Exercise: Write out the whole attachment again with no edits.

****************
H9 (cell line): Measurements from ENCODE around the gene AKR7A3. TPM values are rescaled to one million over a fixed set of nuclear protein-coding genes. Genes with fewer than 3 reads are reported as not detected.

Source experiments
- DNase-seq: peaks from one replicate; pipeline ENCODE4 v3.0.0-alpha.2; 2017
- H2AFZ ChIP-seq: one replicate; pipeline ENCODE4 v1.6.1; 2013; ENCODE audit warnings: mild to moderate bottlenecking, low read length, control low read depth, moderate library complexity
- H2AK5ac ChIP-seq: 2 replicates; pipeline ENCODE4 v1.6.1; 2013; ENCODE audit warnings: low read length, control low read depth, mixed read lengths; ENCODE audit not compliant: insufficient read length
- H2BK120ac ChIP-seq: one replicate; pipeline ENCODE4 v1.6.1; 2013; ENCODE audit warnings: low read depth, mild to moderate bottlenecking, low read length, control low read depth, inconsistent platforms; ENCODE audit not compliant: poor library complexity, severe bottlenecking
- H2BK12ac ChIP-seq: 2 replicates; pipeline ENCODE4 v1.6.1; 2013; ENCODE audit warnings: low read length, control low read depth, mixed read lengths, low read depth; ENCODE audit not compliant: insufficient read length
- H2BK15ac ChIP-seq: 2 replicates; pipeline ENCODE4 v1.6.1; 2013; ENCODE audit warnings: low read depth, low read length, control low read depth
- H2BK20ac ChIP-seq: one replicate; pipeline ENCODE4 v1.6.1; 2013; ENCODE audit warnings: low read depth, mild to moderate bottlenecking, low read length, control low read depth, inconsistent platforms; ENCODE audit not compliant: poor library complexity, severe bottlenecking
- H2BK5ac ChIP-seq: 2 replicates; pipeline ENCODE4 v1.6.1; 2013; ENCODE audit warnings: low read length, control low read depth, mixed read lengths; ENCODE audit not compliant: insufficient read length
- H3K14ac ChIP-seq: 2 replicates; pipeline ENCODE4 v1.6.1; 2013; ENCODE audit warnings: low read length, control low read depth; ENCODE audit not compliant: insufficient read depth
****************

H9 (cell line): Measurements from ENCODE around the gene AKR7A3. TPM values are rescaled to one million over a fixed set of nuclear protein-coding genes. Genes with fewer than 3 reads are reported as not detected.

Source experiments
- DNase-seq: peaks from one replicate; pipeline ENCODE4 v3.0.0-alpha.2; 2017
- H2AFZ ChIP-seq: one replicate; pipeline ENCODE4 v1.6.1; 2013; ENCODE audit warnings: mild to moderate bottlenecking, low read length, control low read depth, moderate library complexity
- H2AK5ac ChIP-seq: 2 replicates; pipeline ENCODE4 v1.6.1; 2013; ENCODE audit warnings: low read length, control low read depth, mixed read lengths; ENCODE audit not compliant: insufficient read length
- H2BK120ac ChIP-seq: one replicate; pipeline ENCODE4 v1.6.1; 2013; ENCODE audit warnings: low read depth, mild to moderate bottlenecking, low read length, control low read depth, inconsistent platforms; ENCODE audit not compliant: poor library complexity, severe bottlenecking
- H2BK12ac ChIP-seq: 2 replicates; pipeline ENCODE4 v1.6.1; 2013; ENCODE audit warnings: low read length, control low read depth, mixed read lengths, low read depth; ENCODE audit not compliant: insufficient read length
- H2BK15ac ChIP-seq: 2 replicates; pipeline ENCODE4 v1.6.1; 2013; ENCODE audit warnings: low read depth, low read length, control low read depth
- H2BK20ac ChIP-seq: one replicate; pipeline ENCODE4 v1.6.1; 2013; ENCODE audit warnings: low read depth, mild to moderate bottlenecking, low read length, control low read depth, inconsistent platforms; ENCODE audit not compliant: poor library complexity, severe bottlenecking
- H2BK5ac ChIP-seq: 2 replicates; pipeline ENCODE4 v1.6.1; 2013; ENCODE audit warnings: low read length, control low read depth, mixed read lengths; ENCODE audit not compliant: insufficient read length
- H3K14ac ChIP-seq: 2 replicates; pipeline ENCODE4 v1.6.1; 2013; ENCODE audit warnings: low read length, control low read depth; ENCODE audit not compliant: insufficient read depth